Berkeley CSUA MOTD:Entry 37230
Berkeley CSUA MOTD
2017/09/26 [General] UID:1000 Activity:popular

2005/4/17-18 [Academia, Reference/History/WW2] UID:37230 Activity:nil
4/17    Lost Greek plays rediscovered: (
        \_ This is really cool.
        \_ "Oxford academics have been working alongside infra-red
            specialists from Brigham Young University, Utah." I hope they're
            not using magic stones to do the translation.
2017/09/26 [General] UID:1000 Activity:popular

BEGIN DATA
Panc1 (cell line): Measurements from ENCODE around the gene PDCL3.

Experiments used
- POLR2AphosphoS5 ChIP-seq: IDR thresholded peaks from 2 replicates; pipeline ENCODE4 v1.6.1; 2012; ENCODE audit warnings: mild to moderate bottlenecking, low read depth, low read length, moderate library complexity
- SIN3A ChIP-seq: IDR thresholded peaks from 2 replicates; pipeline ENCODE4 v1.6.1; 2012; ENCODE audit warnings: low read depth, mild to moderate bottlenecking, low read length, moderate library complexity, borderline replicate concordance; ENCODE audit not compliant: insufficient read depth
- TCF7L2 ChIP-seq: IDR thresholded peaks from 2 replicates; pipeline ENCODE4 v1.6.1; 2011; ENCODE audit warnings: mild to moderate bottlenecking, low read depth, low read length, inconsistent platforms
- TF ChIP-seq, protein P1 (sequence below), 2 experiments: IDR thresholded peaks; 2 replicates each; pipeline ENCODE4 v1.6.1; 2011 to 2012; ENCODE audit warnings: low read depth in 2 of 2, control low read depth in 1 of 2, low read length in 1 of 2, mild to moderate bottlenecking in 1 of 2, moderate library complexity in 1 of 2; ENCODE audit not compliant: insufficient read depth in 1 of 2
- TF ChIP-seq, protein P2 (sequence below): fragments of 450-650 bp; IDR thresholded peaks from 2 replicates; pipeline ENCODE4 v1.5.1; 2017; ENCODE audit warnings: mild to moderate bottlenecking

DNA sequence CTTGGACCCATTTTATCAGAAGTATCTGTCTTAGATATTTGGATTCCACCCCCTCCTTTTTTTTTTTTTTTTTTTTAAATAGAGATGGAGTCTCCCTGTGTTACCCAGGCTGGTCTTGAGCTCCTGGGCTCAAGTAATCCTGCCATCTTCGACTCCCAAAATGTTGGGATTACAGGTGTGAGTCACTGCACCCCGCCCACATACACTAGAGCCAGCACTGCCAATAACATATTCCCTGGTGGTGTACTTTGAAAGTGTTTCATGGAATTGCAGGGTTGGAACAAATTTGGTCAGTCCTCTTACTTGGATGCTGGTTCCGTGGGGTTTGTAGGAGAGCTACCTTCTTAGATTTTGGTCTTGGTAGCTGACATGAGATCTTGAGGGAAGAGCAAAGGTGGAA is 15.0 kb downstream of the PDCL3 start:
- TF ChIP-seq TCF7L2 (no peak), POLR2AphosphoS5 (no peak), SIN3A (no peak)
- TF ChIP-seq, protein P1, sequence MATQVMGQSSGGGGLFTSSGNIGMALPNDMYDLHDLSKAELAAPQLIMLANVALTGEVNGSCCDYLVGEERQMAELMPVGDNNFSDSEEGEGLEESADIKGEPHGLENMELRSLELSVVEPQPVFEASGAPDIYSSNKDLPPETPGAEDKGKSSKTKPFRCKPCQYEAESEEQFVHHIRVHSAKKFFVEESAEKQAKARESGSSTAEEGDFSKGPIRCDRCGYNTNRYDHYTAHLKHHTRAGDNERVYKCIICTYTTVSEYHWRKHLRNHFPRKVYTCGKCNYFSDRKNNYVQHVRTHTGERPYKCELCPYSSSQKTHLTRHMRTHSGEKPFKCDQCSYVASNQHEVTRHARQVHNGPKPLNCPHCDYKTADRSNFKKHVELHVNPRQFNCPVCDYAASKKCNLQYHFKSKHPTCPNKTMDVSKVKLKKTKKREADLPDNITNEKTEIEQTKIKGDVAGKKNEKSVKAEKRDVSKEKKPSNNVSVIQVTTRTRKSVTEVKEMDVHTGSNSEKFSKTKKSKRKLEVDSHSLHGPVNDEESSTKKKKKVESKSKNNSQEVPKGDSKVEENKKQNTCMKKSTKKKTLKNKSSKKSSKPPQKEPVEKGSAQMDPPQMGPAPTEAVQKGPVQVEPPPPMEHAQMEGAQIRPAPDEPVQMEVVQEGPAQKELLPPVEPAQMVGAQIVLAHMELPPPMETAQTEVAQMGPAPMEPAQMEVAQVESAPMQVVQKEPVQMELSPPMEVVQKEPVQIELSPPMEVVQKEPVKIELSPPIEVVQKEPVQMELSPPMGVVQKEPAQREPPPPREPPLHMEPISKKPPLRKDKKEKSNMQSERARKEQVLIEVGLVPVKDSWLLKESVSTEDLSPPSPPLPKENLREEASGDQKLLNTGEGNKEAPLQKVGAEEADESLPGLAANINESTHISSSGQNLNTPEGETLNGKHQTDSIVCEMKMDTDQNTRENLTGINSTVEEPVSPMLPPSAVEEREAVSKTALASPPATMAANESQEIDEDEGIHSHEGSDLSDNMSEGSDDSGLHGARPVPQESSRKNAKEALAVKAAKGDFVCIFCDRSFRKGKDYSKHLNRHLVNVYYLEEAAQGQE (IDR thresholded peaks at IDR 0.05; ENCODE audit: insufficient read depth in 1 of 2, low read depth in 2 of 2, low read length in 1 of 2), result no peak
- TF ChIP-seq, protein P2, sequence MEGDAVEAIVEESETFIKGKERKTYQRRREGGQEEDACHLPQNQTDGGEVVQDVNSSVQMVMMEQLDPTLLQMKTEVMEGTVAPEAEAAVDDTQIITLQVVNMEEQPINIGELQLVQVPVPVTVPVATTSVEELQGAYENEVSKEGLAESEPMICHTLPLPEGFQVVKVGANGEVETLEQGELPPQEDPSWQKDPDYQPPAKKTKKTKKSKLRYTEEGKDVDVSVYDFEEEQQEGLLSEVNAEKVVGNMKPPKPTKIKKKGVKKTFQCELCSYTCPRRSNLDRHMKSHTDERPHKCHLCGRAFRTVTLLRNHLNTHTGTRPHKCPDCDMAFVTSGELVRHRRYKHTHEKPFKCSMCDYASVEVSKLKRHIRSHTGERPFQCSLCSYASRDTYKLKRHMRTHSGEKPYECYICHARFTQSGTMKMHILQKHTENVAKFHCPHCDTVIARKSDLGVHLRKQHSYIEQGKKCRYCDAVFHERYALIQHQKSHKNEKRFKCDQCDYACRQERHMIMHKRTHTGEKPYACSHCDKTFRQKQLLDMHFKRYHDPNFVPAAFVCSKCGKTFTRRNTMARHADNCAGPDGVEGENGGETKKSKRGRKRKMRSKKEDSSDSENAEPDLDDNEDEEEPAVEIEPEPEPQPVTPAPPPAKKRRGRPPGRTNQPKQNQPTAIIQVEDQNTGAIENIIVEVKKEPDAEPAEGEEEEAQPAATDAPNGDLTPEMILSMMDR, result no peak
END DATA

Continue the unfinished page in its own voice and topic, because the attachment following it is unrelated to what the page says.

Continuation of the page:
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Daily e-mail update Decoded at last: the 'classical holy grail' that may rewrite the history of the world Scientists begin to unlock the secrets of papyrus scraps bearing long-los t words by the literary giants of Greece and Rome By David Keys and Nicholas Pyke 17 April 2005 For more than a century, it has caused excitement and frustration in equa l measure - a collection of Greek and Roman writings so vast it could re draw the map of classical civilisation. Now, in a breakthrough described as the classical equivalent of finding t he holy grail, Oxford University scientists have employed infra-red tech nology to open up the hoard, known as the Oxyrhynchus Papyri, and with i t the prospect that hundreds of lost Greek comedies, tragedies and epic poems will soon be revealed. In the past four days alone, Oxford's classicists have used it to make a series of astonishing discoveries, including writing by Sophocles, Eurip ides, Hesiod and other literary giants of the ancient world, lost for mi llennia. They even believe they are likely to find lost Christian gospel s, the originals of which were written around the time of the earliest b ooks of the New Testament. The original papyrus documents, discovered in an ancient rubbish dump in central Egypt, are often meaningless to the naked eye - decayed, worm-ea ten and blackened by the passage of time. But scientists using the new p hotographic technique, developed from satellite imaging, are bringing th e original writing back into view. Academics have hailed it as a develop ment which could lead to a 20 per cent increase in the number of great G reek and Roman works in existence. Christopher Pelling, Regius Professor of Greek at the University of Oxfor d, described the new works as "central texts which scholars have been sp eculating about for centuries". Professor Richard Janko, a leading British scholar, formerly of Universit y College London, now head of classics at the University of Michigan, sa id: "Normally we are lucky to get one such find per decade." One discove ry in particular, a 30-line passage from the poet Archilocos, of whom on ly 500 lines survive in total, is described as "invaluable" by Dr Peter Jones, author and co-founder of the Friends of Classics campaign. The papyrus fragments were discovered in historic dumps outside the Graec o-Egyptian town of Oxyrhynchus ("city of the sharp-nosed fish") in centr al Egypt at the end of the 19th century. Running to 400,000 fragments, s tored in 800 boxes at Oxford's Sackler Library, it is the biggest hoard of classical manuscripts in the world. The previously unknown texts, read for the first time last week, include parts of a long-lost tragedy - the Epigonoi ("Progeny") by the 5th-centu ry BC Greek playwright Sophocles; part of a lost novel by the 2nd-centur y Greek writer Lucian; mythological poetr y by the 1st-century BC Greek poet Parthenios; and an epic poem by Archilochos, a 7th-century successor of Homer, describing events leading up to the Trojan War. Additional mat erial from Hesiod, Euripides and Sophocles almost certainly await discov ery. Oxford academics have been working alongside infra-red specialists from B righam Young University, Utah. Their operation is likely to increase the number of great literary works fully or partially surviving from the an cient Greek world by up to a fifth. It could easily double the surviving body of lesser work - the pulp fiction and sitcoms of the day. "The Oxyrhynchus collection is of unparalleled importance - especially no w that it can be read fully and relatively quickly," said the Oxford aca demic directing the research, Dr Dirk Obbink. "The material will shed li ght on virtually every aspect of life in Hellenistic and Roman Egypt, an d, by extension, in the classical world as a whole." The breakthrough has also caught the imagination of cultural commentators . Melvyn Bragg, author and presenter, said: "It's the most fantastic new s There are two things here. The first is how enormously influential th e Greeks were in science and the arts. Bettany Hughes, historian and broadcaster, who has presented TV series in cluding Mysteries of the Ancients and The Spartans, said: "Egyptian rubb ish dumps were gold mines. The classical corpus is like a jigsaw puzzle picked up at a jumble sale - many more pieces missing than are there. Sc holars have always mourned the loss of works of genius - plays by Sophoc les, Sappho's other poems, epics. These discoveries promise to change th e textual map of the golden ages of Greece and Rome." When it has all been read - mainly in Greek, but sometimes in Latin, Hebr ew, Coptic, Syriac, Aramaic, Arabic, Nubian and early Persian - the new material will probably add up to around five million words. Texts deciph ered over the past few days will be published next month by the London-b ased Egypt Exploration Society, which financed the discovery and owns th e collection. A 21st-century technique reveals antiquity's secrets Since it was unearthed more than a century ago, the hoard of documents kn own as the Oxyrhynchus Papyri has fascinated classical scholars. There a re 400,000 fragments, many containing text from the great writers of ant iquity. Now scientists are using multi-spectral imaging techniques developed from satellite technology to read the papyri at Oxford University's Sackler Library. The fragments, preserved between sheets of glass, respond to th e infra-red spectrum - ink invisible to the naked eye can be seen and ph otographed. The fragments form part of a giant "jigsaw puzzle" to be reassembled. Mis sing "pieces" can be supplied from quotations by later authors, and gram matical analysis. Speaker B: And the helmets are shaking their purple-dyed crests, and for the wearers of breast-plates the weavers are striking up the wise shuttl e's songs, that wakes up those who are asleep. Speaker A: And he is gluing together the chariot's rail. These words were written by the Greek dramatist Sophocles, and are the on ly known fragment we have of his lost play Epigonoi (literally "The Prog eny"), the story of the siege of Thebes. Until last week's hi-tech analy sis of ancient scripts at Oxford University, no one knew of their existe nce, and this is the first time they have been published. Sophocles (495-405 BC), was a giant of the golden age of Greek civilisati on, a dramatist who work alongside and competed with Aeschylus, Euripide s and Aristophanes. His best-known work is Oedipus Rex, the play that later gave its name to the Freudian theory, in which the hero kills his father and marries his mother - in a doomed attempt to escape the curse he brings upon himself. Sophocles was the cultured son of a wealthy Greek merchant, living at the height of the Greek empire. An accomplished actor, he performed in many of his own plays. He also served as a priest and sat on the committee t hat administered Athens. A great dramatic innovator, he wrote more than 120 plays, but only seven survive in full. Last week's remarkable finds also include work by Euripides, Hesiod and L ucian, plus a large and particularly significant paragraph of text from the Elegies, by Archilochos, a Greek poet of the 7th century BC.